Having now played Broken Sword: The Sleeping Dragon, Escape from Monkey Island, and King’s Quest: Mask of Eternity, I now know why nobody makes adventure games anymore:
Because the games are festering puddles of squid waste.
Mind you, I’m not talking about the classics. Day of the Tentacle, Sam & Max, Maniac Mansion, and most other adventure games forged in the 90s were and still are completely awesome. They have a sense of humor, they have engaging plots, and they don’t have graphics and controls that make me want to vomit. You may think I’m exaggerating with that last bit, but King’s Quest 8 literally made me feel sick to my stomach. Even Pajama freaking Sam is a much better game, and its target audience is babies.
Quality adventure games just aren’t made anymore. Publisher X takes a look at a game like Curse of Monkey Island, and decides that it’s too “old school” (the most obnoxiously overused phrase of our age, by the way) for today’s gamers. Publisher X decides to “update” Monkey Island for today’s gamers, implementing gaudy 3D graphics, direct control of the character (instead of the standard point-and-click), a decreased emphasis on puzzles, and an increased emphasis on action/platforming/stealth nonsense.
Publisher X does this in order to sell more copies of the game, thinking that this is what people want in an adventure game. And then the game flops. Nobody wants action elements in an adventure game. Nobody wants to use the keyboard to control the main character. Nobody wants gross 3D visuals that are—this is so crazy that it must somehow be intentional—actually less realistic-looking than the classic 2D look. The game flops because of the elements added to make it sell better.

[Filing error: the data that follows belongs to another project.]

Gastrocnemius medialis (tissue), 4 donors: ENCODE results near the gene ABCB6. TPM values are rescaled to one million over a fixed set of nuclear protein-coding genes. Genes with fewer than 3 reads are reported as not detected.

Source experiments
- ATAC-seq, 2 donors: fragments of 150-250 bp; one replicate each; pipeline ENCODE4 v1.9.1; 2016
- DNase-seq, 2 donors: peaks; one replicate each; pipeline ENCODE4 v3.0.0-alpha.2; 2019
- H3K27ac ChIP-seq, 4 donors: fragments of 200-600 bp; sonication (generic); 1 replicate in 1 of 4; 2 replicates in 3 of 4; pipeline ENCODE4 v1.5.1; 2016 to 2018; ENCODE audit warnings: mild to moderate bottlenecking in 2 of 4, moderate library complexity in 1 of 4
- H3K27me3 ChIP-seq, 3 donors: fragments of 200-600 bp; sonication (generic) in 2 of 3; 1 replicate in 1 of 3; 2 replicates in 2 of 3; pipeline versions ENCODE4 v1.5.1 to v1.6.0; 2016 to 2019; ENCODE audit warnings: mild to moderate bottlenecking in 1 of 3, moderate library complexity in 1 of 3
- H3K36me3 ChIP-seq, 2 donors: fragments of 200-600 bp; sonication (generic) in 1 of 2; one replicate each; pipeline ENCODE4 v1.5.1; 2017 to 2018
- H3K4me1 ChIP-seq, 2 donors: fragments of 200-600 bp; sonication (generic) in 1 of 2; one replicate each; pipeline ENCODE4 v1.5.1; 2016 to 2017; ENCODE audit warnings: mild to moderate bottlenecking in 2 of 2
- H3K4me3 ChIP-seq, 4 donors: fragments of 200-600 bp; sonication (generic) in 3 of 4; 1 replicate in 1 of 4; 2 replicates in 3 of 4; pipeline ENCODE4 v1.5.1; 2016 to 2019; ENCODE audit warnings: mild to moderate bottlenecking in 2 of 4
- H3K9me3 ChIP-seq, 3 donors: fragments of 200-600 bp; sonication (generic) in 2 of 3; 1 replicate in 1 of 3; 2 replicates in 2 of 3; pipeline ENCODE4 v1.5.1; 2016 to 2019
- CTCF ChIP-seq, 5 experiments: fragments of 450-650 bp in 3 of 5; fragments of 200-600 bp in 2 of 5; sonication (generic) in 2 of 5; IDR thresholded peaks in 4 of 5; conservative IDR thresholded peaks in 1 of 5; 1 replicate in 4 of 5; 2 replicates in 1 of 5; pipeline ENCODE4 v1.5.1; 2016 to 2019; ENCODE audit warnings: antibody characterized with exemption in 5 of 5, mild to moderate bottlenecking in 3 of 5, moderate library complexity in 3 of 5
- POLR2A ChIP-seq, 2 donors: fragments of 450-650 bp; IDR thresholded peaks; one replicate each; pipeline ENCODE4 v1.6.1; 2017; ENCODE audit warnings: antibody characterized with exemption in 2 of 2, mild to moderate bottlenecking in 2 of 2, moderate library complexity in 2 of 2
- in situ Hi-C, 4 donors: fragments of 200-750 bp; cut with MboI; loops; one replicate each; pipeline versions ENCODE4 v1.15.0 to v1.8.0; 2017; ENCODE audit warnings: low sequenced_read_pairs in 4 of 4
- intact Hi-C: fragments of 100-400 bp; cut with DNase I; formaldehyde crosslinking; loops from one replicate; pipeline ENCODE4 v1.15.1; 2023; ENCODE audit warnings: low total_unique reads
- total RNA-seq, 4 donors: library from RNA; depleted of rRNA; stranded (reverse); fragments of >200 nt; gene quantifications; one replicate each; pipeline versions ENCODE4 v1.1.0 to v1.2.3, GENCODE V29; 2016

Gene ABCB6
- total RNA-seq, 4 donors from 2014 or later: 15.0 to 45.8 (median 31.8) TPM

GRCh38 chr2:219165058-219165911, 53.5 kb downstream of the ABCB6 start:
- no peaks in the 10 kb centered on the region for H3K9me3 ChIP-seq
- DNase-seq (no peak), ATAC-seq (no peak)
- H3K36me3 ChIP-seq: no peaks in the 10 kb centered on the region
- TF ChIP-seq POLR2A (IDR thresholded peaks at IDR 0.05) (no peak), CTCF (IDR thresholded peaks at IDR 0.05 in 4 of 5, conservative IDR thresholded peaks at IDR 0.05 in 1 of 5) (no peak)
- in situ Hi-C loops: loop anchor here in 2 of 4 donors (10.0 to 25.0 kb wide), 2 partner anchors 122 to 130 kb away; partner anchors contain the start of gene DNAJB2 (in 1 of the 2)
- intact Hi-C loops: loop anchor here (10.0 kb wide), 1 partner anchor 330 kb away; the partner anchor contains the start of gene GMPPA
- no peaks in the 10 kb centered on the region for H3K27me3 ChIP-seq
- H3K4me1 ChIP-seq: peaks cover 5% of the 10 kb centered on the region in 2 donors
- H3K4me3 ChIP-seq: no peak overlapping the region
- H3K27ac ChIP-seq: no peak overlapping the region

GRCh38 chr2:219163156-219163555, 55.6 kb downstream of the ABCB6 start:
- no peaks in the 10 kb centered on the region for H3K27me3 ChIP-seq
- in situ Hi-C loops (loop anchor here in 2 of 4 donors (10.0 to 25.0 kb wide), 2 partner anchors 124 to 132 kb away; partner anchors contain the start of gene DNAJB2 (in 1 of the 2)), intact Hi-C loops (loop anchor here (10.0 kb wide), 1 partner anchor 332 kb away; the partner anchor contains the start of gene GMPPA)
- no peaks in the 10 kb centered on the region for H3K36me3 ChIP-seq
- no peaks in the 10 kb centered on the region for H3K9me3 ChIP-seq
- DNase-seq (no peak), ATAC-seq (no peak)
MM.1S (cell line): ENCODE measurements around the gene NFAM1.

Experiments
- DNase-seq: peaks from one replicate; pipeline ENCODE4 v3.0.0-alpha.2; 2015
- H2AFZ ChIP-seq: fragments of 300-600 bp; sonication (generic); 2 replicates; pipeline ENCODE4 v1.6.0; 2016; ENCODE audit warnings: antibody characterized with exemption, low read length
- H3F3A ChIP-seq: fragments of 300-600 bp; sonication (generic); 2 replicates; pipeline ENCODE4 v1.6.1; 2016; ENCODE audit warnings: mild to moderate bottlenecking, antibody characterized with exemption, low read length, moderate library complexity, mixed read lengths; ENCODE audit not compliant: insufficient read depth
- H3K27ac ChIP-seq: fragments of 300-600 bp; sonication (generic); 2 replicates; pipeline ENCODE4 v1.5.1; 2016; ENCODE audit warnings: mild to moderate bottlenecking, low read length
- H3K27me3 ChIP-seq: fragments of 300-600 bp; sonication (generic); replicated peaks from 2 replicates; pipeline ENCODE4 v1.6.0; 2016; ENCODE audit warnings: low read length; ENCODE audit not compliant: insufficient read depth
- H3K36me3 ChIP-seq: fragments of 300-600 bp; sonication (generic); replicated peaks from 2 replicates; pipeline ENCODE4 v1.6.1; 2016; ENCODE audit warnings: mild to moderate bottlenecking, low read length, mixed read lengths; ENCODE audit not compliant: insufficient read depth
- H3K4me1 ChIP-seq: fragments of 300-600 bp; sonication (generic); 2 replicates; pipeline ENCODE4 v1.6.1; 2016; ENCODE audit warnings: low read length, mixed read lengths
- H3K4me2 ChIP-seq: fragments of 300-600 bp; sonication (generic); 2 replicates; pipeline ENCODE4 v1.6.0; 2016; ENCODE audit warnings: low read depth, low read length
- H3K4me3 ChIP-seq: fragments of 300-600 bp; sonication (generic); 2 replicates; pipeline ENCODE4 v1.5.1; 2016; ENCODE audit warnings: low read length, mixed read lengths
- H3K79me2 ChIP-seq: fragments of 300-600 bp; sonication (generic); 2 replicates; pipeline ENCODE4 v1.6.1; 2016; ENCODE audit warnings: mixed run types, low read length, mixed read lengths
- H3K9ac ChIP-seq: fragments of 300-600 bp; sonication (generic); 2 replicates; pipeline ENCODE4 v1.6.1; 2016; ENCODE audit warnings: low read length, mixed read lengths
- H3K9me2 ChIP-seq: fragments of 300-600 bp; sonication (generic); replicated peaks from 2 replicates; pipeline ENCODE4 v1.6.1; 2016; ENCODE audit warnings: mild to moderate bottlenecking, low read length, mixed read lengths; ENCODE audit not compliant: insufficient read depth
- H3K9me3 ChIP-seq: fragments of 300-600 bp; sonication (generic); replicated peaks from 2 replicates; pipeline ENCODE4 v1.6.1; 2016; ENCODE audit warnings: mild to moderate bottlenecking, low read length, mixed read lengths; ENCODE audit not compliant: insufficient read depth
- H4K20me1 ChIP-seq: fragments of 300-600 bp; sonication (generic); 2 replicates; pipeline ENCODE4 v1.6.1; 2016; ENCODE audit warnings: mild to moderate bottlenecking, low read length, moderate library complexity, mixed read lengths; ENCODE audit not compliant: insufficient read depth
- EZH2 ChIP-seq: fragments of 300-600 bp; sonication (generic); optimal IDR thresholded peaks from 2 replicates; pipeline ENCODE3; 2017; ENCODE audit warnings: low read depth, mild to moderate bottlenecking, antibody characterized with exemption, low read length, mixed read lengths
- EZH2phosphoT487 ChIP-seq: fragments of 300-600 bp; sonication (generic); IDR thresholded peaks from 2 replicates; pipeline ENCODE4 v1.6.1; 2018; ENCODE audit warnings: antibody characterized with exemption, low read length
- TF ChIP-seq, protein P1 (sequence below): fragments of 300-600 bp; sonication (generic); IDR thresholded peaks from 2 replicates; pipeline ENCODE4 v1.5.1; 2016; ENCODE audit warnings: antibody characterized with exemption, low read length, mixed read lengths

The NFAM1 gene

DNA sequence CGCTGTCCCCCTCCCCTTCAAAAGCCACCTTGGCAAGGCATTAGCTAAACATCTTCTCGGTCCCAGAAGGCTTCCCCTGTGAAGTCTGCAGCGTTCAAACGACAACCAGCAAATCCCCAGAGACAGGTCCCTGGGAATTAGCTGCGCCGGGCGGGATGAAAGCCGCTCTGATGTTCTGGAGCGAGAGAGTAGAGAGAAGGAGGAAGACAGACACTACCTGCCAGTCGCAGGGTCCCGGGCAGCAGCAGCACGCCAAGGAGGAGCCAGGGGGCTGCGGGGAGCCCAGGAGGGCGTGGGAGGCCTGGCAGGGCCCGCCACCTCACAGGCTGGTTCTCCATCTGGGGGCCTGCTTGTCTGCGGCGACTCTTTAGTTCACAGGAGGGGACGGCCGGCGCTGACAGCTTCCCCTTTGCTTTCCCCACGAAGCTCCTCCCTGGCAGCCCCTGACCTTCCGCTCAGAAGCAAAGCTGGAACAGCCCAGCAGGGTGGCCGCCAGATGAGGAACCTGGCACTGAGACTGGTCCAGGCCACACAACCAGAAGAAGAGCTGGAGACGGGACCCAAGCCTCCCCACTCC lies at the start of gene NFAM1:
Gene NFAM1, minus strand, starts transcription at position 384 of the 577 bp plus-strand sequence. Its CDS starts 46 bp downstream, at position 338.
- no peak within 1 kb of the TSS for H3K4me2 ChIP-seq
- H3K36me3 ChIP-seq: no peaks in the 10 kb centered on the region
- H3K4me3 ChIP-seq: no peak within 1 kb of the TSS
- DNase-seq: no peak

Publisher X, however, does not realize this. Publisher X decides that adventure games just don’t sell anymore—it finds fault in the original concept, and not its misguided tinkerings with the formula.
It’s a phenomenon common in today’s gaming, and one that Greg Johnson goes into a little in our interview this month—publishers handicapping games to somehow make the games sell better. Publishers subtracting the elements we love from a game in hopes that the game will net more cash that way.
Apparently, today’s publishers aren’t familiar with the cliché “If it ain’t broke, don’t fix it.” Broken Sword 3, Monkey Island 4, and King’s Quest 8 would have all been better games if the developers didn’t try to attain mass-appeal, and the games might’ve even sold more copies. People would’ve liked them. Entire series wouldn’t be shot because of one lousy game that was made to please the people, and maybe adventure games would even still be around today.
Good job, guys!